Testosterone-binding globulin or sex hormone-binding globulin (SHBG) testosterone

Sex hormone-binding globulin (SHBG) comprising between 40-50% of your total testosterone and is a protein that binds together with testosterone molecules. SHBG-testosterone is your most prolific testosterone, SHBG-bound testosterone can be carried throughout and can be easily detached creating more free testosterone.

Some vital functions of Testosterone

Fat metabolism

Testosterone also plays a role in fat metabolism, helping men to burn fat more efficiently. Dropping levels of testosterone can cause an increase in body fat.

Muscle Mass

Testosterone serves as a catalyst for protein synthesis, thus the higher the testosterone levels are, the greater the effect of protein synthesis. It is simply impossible to develop lean muscle mass without this process. Testosterone production is also closely tied to growth hormone production, both playing  a major role in muscle development. That makes exercise more likely to build muscle.

Sexual Health

Testosterone contributes to an active sexual drive in both men and women.  Sex drive is influenced by biological, psychological and social factors. Biologically, the sex hormones and associated neurotransmitters that act upon the nucleus accumbens (primarily testosterone and dopamine, respectively) regulate libido in humans. Low testosterone is also linked to erectile dysfunction.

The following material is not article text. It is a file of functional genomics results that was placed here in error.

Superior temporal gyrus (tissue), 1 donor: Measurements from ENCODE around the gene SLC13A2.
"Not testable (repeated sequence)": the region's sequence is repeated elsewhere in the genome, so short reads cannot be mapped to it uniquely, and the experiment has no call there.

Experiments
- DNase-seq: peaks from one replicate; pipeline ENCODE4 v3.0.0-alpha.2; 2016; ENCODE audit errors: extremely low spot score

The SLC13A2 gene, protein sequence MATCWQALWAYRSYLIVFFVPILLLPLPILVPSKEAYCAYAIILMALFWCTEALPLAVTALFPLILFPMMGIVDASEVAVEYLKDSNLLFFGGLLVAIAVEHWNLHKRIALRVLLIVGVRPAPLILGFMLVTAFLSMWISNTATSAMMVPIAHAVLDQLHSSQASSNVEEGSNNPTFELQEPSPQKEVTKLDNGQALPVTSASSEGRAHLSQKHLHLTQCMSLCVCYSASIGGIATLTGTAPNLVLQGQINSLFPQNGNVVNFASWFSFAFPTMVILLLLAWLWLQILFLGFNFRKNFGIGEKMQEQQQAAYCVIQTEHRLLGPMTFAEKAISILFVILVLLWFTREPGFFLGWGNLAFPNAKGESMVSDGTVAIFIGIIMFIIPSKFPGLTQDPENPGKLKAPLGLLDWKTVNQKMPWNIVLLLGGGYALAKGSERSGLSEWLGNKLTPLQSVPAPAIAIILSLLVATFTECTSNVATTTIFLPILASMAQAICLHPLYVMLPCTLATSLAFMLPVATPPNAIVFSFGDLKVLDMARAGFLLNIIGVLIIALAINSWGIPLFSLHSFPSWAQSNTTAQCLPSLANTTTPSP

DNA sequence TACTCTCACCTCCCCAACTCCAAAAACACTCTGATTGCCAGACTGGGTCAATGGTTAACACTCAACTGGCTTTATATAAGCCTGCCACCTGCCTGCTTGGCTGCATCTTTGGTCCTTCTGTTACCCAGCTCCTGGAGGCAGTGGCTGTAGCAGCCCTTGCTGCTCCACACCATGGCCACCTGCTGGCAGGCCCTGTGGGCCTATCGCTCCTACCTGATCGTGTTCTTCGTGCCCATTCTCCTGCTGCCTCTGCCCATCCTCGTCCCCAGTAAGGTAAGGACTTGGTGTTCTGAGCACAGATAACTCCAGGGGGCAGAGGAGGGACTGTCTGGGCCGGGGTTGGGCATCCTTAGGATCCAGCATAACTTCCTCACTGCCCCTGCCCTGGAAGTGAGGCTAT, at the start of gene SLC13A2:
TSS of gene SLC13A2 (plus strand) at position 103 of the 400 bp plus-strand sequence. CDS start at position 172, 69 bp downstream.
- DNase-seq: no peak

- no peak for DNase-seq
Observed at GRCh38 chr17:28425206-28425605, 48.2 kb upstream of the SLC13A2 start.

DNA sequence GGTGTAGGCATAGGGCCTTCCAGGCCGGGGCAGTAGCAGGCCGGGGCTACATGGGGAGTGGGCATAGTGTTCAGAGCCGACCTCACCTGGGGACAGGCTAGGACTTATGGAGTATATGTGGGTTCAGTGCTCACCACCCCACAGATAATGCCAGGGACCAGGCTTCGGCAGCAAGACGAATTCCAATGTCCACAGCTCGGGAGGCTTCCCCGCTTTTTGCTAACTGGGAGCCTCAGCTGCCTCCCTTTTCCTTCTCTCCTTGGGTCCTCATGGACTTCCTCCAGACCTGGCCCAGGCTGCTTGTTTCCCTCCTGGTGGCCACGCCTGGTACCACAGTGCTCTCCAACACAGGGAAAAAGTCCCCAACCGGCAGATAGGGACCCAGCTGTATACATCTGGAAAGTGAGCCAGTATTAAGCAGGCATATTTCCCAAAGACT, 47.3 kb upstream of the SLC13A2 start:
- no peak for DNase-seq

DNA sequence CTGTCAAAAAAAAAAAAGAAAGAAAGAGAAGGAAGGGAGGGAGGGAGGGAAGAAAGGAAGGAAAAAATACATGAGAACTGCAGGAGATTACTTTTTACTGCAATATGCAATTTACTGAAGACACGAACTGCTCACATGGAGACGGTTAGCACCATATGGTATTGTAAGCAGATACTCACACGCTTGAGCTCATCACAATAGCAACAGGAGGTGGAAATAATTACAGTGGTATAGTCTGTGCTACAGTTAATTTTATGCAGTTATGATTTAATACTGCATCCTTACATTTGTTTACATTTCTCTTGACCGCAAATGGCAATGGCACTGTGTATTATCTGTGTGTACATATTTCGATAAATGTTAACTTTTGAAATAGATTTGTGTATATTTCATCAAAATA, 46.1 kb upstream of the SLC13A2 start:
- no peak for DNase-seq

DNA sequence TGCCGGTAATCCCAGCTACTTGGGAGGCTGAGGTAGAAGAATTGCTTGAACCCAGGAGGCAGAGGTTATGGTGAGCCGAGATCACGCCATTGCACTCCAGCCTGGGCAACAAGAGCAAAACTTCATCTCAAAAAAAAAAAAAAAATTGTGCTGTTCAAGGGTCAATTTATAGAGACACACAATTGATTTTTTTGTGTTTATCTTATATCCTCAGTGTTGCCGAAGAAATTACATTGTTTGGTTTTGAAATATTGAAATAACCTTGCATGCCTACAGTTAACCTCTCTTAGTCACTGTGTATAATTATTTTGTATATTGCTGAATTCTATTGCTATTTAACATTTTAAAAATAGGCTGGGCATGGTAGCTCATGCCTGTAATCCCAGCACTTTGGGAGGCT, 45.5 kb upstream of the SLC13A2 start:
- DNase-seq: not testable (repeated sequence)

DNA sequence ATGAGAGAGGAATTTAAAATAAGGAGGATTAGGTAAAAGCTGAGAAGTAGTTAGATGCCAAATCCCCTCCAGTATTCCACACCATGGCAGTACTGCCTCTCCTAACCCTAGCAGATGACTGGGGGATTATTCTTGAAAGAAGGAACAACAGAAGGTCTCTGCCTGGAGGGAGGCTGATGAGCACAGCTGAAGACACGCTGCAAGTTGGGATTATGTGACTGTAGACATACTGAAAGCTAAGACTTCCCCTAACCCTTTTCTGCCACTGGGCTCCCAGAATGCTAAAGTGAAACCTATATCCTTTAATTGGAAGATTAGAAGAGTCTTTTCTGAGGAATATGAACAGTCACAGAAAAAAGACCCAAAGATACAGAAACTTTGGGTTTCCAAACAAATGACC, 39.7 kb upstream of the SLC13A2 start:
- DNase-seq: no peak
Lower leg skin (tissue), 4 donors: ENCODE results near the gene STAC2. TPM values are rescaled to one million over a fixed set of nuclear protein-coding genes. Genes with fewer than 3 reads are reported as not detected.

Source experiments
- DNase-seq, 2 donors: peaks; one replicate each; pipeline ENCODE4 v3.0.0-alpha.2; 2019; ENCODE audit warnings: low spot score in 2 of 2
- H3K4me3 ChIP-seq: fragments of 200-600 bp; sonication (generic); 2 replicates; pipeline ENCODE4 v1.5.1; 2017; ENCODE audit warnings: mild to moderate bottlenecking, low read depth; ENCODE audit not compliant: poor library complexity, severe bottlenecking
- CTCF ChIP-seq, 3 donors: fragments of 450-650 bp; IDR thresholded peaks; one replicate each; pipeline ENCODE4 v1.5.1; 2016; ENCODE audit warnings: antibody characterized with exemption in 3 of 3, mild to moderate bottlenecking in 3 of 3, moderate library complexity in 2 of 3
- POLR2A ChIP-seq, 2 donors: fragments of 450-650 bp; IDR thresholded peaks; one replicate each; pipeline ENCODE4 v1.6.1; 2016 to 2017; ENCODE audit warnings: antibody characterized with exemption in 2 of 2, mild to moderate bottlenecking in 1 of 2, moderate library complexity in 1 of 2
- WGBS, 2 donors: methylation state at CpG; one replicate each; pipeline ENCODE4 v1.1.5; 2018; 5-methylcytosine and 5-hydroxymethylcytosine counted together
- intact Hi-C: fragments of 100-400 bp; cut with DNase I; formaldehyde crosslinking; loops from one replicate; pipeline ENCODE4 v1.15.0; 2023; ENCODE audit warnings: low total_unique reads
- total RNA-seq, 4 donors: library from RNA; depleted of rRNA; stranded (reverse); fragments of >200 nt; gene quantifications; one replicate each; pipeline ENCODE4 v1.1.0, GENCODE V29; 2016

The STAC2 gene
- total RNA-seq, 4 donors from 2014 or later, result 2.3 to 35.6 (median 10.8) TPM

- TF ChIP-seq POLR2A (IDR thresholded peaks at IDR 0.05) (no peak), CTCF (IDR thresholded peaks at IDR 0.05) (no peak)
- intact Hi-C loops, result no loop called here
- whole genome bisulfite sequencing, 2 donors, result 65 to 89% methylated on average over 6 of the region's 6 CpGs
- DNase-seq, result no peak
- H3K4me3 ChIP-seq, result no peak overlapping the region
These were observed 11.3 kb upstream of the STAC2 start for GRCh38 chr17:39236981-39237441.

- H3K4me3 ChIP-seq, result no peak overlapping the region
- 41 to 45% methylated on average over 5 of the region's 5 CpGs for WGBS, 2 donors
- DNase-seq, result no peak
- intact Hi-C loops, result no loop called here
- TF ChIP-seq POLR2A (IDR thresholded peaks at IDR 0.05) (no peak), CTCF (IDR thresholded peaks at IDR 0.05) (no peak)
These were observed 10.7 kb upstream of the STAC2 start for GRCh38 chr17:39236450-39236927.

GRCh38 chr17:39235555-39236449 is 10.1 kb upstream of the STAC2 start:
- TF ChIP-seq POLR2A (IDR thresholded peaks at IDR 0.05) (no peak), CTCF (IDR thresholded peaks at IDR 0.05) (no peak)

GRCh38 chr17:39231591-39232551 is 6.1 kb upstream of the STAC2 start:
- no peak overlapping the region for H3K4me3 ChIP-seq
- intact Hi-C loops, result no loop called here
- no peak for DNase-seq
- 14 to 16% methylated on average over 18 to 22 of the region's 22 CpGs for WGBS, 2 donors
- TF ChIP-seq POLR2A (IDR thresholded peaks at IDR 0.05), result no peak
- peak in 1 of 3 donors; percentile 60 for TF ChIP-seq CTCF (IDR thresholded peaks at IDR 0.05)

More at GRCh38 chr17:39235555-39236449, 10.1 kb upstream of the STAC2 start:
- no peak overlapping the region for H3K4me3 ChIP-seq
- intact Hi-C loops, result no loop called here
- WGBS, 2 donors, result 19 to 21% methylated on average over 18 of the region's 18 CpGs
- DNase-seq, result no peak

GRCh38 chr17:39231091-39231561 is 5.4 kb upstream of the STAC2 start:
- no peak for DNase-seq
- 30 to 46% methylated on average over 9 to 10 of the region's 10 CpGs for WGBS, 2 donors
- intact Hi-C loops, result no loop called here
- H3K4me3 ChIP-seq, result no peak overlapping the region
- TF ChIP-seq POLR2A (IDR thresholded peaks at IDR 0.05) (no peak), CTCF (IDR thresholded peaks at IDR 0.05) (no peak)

Bone Strength

Testosterone increases bone density and tells the bone marrow to manufacture red blood cells. Men with very low levels of testosterone are more likely to suffer from bone fractures and breaks.

Low testosterone

Experiencing low testosterone levels can be a sign of not living a healthy lifestyle and neglecting your health. Some signs of having low T are:

  • Reduced libido
  • Reduced sperm count
  • Hot flashes
  • Increased breast size
  • Impotence or erectile dysfunction
  • Shrunken testes
  • Reduced muscle mass
  • Hair loss
  • Increased propensity to bone fracture

In men with hypogonadism, a low level of testosterone is produced due to a problem in the testicles or the pituitary gland. Not sure if you have low T then check out this post (10 signs you have low testosterone and libido levels).

In summary

Testosterone plays a great role in muscularity characteristics and sexual development. There are many contributing factors responsible for testosterone production. In theory testosterone levels should start declining in your 30’s but in general most men don’t reach their testosterone levels potential therefor men can always increase there testosterone levels as they age. This can be done naturally and TRT should be the last option (Testosterone Replacement Therapy Risks And Side Effects). Visit our testosterone section to learn how to boost T production naturally.

  1. mantalityhealth.com/3-types-testosterone-theyre-made
  2. https://en.wikipedia.org/wiki/Libido
  3. http://www.mayoclinic.org/healthy-lifestyle/sexual-health/in-depth/testosterone-therapy/art-20045728